Correct these mistakes for Christmas

‘Tis the season to be jolly, and there’s nothing jollier than knowing your vocabulary. Therefore, today we’re learning about two Catalan words that foreigners tend to get wrong.

Now that the tió tradition has gone properly international thanks to Kate McKinnon (see video below), it’s time to debunk the belief that tió means uncle. ‘If you know basic Spanish’ some people say and even write on their blogs ‘you’ll know that tío means uncle’. Well, yes; but we’re talking about a Catalan tradition, hence a Catalan word. Tió—not tío—means log, as Kate explains. And isn’t it obvious? I mean, just look at the bloody thing.

What Kate doesn’t get so right is calling it cagatió. However, there is currently a debate among natives about this issue (trending topic included: #EsDiuTió). As the song to make the tió poo presents starts with ‘Caga tió’, which literally translates to ‘poo [imperative] log’, some use this as the log name and that’s wrong. Conversely, cagatió is indeed a word that means the act of making the tió poo, the event. So you’ll say: On the evening of the 24th we’re doing the cagatió and the tió will poo lots of sweets and presents for us.

It's only Barcelona, BCN or Barna

It’s only Barcelona, BCN or Barna

A not-so-festive issue, but relevant any time a foreigner mentions Barcelona, is what you can call the Catalan capital. Barcelona is the official name, that’s easy. BCN is a well-known and correct abbreviation. There is only one more alternative: Barna, from Bar(celo)na. Barça (pronounced ‘barsa’) is just a name for the football team. So calling the city Barça or Barsa is utterly wrong. Mispronouncing the wrong term and calling it Barca (‘barka’) is even worse, as barca means boat.

So you finally know it and you can sound a bit wiser this Christmas. Now go, deck the halls and don your gay apparel, unless you live in an extremely religious country. Ah, the irony!

‘The Christmas Books’

DICKENS, Charles: The Christmas Books — A Christmas Carol · The Chimes · The Cricket on the Hearth. London: Penguin Books, 1994.

‘Along with The Chimes and The Cricket on the Hearth, A Christmas Carol celebrates the joys of the festive season. Each of these books is politically provocative and aims to stimulate the reader’s pity and charity for the poor, but the tone is so intimate and the style so humorous that poverty and ignorance yield to generosity and compassion.’

The cover shows a detail from an illustration by Arthur Rackham

The cover shows a detail from an illustration by Arthur Rackham

Having seen all kinds of remakes and interpretations and allusions to A Christmas Carol, but having never read the actual novel, it came as obvious that I should acquire the present compilation. This story is much richer and deeper — and darker — than any version I had been exposed to before, obviously. This prevented the reading from boredom, which doesn’t mean I finally approve of the unrealistic change of Scrooge at the end.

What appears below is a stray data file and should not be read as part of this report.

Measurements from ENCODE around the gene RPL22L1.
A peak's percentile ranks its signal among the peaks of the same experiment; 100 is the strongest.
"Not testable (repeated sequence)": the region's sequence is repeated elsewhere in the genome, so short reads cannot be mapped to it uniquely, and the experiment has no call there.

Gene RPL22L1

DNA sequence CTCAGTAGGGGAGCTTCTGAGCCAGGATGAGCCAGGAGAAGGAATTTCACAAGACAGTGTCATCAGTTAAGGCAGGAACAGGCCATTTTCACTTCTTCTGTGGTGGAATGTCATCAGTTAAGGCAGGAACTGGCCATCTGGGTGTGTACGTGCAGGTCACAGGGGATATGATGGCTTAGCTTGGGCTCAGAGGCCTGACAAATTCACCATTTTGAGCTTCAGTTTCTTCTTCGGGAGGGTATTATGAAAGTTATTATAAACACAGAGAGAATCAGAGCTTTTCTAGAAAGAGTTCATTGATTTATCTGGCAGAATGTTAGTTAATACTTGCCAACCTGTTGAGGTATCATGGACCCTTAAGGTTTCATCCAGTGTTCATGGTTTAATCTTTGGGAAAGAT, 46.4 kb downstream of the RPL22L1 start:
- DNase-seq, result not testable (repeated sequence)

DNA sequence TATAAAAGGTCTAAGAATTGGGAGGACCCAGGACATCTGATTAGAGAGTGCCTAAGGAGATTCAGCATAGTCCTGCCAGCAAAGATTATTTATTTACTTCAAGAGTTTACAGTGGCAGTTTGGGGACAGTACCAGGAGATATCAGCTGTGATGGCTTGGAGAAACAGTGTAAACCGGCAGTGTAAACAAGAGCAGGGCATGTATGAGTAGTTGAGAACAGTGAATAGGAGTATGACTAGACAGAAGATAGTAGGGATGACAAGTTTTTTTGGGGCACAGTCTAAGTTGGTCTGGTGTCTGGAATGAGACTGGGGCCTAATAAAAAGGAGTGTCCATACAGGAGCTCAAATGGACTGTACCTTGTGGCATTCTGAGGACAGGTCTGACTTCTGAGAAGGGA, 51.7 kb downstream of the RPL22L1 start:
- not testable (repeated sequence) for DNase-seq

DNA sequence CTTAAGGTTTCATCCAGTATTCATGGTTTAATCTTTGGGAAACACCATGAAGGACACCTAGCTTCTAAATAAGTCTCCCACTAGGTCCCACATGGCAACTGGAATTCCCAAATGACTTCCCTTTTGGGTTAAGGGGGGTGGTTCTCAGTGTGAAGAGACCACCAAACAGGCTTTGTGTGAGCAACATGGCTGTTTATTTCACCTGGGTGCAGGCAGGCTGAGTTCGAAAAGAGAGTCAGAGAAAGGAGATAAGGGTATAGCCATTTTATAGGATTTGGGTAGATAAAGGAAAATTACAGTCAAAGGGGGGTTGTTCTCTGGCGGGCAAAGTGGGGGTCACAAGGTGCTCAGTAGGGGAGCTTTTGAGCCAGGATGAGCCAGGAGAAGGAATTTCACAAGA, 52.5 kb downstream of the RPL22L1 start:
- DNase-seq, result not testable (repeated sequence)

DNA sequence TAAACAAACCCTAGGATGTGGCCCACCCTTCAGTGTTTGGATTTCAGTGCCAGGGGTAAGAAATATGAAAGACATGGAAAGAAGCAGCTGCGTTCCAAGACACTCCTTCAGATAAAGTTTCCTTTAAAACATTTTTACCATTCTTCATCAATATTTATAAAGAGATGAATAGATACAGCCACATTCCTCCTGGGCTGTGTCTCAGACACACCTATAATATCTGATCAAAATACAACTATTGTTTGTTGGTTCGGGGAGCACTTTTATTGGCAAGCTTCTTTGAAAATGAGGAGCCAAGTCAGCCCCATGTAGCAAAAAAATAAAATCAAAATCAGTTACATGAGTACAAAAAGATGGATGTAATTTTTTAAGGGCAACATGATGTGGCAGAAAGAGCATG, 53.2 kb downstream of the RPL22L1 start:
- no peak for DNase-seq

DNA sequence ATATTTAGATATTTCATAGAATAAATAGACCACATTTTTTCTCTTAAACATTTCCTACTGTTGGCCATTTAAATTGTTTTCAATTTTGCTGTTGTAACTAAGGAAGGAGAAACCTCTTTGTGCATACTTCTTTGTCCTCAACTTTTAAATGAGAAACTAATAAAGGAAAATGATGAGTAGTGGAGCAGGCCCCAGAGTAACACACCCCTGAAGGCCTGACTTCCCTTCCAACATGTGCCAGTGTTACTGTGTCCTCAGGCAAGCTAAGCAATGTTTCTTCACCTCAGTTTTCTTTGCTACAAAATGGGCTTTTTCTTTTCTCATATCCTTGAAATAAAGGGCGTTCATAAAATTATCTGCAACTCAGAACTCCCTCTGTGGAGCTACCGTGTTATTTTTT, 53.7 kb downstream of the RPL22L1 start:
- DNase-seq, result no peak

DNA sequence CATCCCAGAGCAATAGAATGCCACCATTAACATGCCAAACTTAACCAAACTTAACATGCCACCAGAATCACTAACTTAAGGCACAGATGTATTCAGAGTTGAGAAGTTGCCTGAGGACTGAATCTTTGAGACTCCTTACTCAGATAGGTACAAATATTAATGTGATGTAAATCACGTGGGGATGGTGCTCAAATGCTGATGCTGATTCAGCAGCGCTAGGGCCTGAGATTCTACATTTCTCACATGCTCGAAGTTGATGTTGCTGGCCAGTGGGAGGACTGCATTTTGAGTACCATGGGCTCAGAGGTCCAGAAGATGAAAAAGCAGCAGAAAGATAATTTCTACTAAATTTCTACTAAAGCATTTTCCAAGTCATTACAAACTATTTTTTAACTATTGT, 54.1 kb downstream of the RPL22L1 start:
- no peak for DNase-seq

Reading The Chimes was extremely exhausting to me as there’s way too much description and very little happens. It reminded me of David Copperfield, which I put down because of this endless and empty description. The Cricket on the Hearth was an improvement to the second story for it had padding-free descriptions and a noticeably unusual yet simple plot with unexpected turns. I’m still not here nor there about Dickens, though.

And so this is Christmas (again)

My news feed on Facebook is full of Christmas pictures and everybody seems to be having some great holidays but me. So, let’s go with the flow.

Chemists decorate their labs too. [Avans University of Applied Sciences]

Chemists decorate their labs too. [Avans University of Applied Sciences]

In theory, a proper Christmas involves decorating the house. There were four lonely baubles from last year at home, but there was no tree. That’s when you appreciate having a Chinese shop next door, where you can find a two-feet-tall tree for three euros and tinsel, which, together with the baubles, make your living room much nicer. Additionally, I decorated my mother’s place two weekends ago, since nobody does it anymore.

Skiing and ice skating are also two very typical Christmas activities. I fail to see why, though. It’s not like there’s plenty of snow or ice around Barcelona. Regardless of the reason, I went ice skating with the weird English guy to an outdoor ice rink in the centre of the city. He wasn’t excited about encouraging the immoderate energy waste needed to keep it cold out there, but he wanted to “keep the city in the black”.

Simply decorating the house and ice skating, however, won’t make a proper Christmas, for family meals are essential. On the 25th, there was a board games session after lunch. On the 26, it was the turn for films. On both days we had a light dinner.

Unimpressive as this deduction may be, if it’s Christmas, New Year’s Eve is close. No wonder I was invited to a cottage for the weekend. The problem with nice and attractive people is that we forget the obvious reasons for things as the obvious reason seem for them to be looking for a date.